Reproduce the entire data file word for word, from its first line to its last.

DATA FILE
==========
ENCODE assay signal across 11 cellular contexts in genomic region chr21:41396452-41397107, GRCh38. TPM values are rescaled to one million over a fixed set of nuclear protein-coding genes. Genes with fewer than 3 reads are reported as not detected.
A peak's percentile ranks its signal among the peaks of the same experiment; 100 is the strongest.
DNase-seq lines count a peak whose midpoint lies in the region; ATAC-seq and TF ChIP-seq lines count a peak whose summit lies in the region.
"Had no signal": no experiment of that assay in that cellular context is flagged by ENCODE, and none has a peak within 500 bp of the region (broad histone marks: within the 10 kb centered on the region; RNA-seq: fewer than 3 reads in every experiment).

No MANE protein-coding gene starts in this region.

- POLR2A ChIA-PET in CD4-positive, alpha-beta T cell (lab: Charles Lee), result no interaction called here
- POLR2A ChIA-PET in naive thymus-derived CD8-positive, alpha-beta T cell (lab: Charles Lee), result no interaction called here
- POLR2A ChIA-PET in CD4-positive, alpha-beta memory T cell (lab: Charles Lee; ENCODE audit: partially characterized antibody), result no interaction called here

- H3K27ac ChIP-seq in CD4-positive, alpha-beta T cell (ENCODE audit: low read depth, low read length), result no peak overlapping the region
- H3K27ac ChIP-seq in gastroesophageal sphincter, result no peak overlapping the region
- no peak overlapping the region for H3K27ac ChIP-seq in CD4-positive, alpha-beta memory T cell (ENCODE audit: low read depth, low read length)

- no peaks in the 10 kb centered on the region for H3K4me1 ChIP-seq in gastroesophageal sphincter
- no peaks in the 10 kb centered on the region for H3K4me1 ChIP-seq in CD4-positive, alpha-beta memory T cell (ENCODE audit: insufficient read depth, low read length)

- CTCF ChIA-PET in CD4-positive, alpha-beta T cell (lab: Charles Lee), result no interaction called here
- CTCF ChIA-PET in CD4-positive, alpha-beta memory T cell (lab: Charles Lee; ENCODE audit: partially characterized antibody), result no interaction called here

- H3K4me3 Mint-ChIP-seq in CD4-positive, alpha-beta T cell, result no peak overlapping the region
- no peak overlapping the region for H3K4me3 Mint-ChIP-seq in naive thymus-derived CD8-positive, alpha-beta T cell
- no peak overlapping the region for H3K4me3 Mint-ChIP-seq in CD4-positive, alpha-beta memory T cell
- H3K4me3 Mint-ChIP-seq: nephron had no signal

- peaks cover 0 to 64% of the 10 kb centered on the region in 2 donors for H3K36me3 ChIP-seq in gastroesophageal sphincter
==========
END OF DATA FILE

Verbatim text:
ENCODE assay signal across 11 cellular contexts in genomic region chr21:41396452-41397107, GRCh38. TPM values are rescaled to one million over a fixed set of nuclear protein-coding genes. Genes with fewer than 3 reads are reported as not detected.
A peak's percentile ranks its signal among the peaks of the same experiment; 100 is the strongest.
DNase-seq lines count a peak whose midpoint lies in the region; ATAC-seq and TF ChIP-seq lines count a peak whose summit lies in the region.
"Had no signal": no experiment of that assay in that cellular context is flagged by ENCODE, and none has a peak within 500 bp of the region (broad histone marks: within the 10 kb centered on the region; RNA-seq: fewer than 3 reads in every experiment).

No MANE protein-coding gene starts in this region.

- POLR2A ChIA-PET in CD4-positive, alpha-beta T cell (lab: Charles Lee), result no interaction called here
- POLR2A ChIA-PET in naive thymus-derived CD8-positive, alpha-beta T cell (lab: Charles Lee), result no interaction called here
- POLR2A ChIA-PET in CD4-positive, alpha-beta memory T cell (lab: Charles Lee; ENCODE audit: partially characterized antibody), result no interaction called here

- H3K27ac ChIP-seq in CD4-positive, alpha-beta T cell (ENCODE audit: low read depth, low read length), result no peak overlapping the region
- H3K27ac ChIP-seq in gastroesophageal sphincter, result no peak overlapping the region
- no peak overlapping the region for H3K27ac ChIP-seq in CD4-positive, alpha-beta memory T cell (ENCODE audit: low read depth, low read length)

- no peaks in the 10 kb centered on the region for H3K4me1 ChIP-seq in gastroesophageal sphincter
- no peaks in the 10 kb centered on the region for H3K4me1 ChIP-seq in CD4-positive, alpha-beta memory T cell (ENCODE audit: insufficient read depth, low read length)

- CTCF ChIA-PET in CD4-positive, alpha-beta T cell (lab: Charles Lee), result no interaction called here
- CTCF ChIA-PET in CD4-positive, alpha-beta memory T cell (lab: Charles Lee; ENCODE audit: partially characterized antibody), result no interaction called here

- H3K4me3 Mint-ChIP-seq in CD4-positive, alpha-beta T cell, result no peak overlapping the region
- no peak overlapping the region for H3K4me3 Mint-ChIP-seq in naive thymus-derived CD8-positive, alpha-beta T cell
- no peak overlapping the region for H3K4me3 Mint-ChIP-seq in CD4-positive, alpha-beta memory T cell
- H3K4me3 Mint-ChIP-seq: nephron had no signal

- peaks cover 0 to 64% of the 10 kb centered on the region in 2 donors for H3K36me3 ChIP-seq in gastroesophageal sphincter